“If conservatives want to preserve access to the online infrastructure of commerce and speech, they’re going to have to break up Big Tech,” American Moment Board Member Rachel Bovard writes in The Federalist.
In a passage in Ernest Hemingway’s The Sun Also Rises, a character named Mike is asked how he went bankrupt. “Gradually,” he replies. “Then all at once.”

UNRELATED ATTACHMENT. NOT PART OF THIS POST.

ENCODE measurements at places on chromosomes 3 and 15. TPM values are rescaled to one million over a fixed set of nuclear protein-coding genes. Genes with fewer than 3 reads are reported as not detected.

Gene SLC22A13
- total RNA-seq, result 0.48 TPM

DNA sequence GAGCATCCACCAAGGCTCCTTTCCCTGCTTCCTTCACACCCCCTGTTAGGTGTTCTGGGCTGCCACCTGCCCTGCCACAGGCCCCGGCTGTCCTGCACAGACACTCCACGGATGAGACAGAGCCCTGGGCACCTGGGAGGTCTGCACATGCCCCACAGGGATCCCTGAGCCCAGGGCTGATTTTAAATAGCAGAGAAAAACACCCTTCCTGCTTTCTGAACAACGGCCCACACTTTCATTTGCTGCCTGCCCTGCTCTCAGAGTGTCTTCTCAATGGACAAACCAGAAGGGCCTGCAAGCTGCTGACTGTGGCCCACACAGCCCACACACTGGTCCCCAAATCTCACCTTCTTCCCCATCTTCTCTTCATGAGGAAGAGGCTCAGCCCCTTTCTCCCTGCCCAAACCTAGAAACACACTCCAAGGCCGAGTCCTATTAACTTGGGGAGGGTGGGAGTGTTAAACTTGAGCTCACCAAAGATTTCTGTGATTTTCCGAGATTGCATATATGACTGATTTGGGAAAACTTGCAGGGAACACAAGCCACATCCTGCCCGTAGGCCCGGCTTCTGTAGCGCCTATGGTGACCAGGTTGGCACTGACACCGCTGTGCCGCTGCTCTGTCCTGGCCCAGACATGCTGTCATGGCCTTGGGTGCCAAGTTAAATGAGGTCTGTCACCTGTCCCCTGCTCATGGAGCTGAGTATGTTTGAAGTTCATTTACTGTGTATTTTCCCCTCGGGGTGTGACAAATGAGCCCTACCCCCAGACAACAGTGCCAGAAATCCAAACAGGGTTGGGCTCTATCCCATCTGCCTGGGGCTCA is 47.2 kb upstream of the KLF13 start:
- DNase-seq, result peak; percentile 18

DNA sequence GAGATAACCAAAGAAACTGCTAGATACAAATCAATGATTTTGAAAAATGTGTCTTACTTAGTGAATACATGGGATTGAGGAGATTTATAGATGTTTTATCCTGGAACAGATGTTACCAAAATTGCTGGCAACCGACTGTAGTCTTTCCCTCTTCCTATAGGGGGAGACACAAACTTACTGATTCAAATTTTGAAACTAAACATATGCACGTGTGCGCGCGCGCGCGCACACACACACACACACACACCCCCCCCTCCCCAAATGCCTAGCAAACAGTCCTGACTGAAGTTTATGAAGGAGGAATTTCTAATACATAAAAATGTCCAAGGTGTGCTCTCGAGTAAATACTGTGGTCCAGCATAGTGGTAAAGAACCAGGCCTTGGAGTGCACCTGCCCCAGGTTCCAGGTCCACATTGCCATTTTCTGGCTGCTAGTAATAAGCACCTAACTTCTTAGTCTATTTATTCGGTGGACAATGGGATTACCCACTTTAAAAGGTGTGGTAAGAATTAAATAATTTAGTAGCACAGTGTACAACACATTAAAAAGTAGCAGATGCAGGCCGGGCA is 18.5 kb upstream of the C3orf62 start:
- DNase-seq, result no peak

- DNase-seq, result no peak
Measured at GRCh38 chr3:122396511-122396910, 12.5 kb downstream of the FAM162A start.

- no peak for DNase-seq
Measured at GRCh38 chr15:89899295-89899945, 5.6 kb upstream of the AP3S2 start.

Such a framing could also describe the raw power of Big Tech, which has been evolving over the last two decades into what can accurately be described as an oligopoly (when a market is dominated entirely by a handful of firms). That power was fully unleashed last month. After playing footsie for the last decade with their massive market and narrative control over America, Big Tech finally shed any pretext of restraint or deference to the norms of speech, diversity of viewpoints, or pluralism.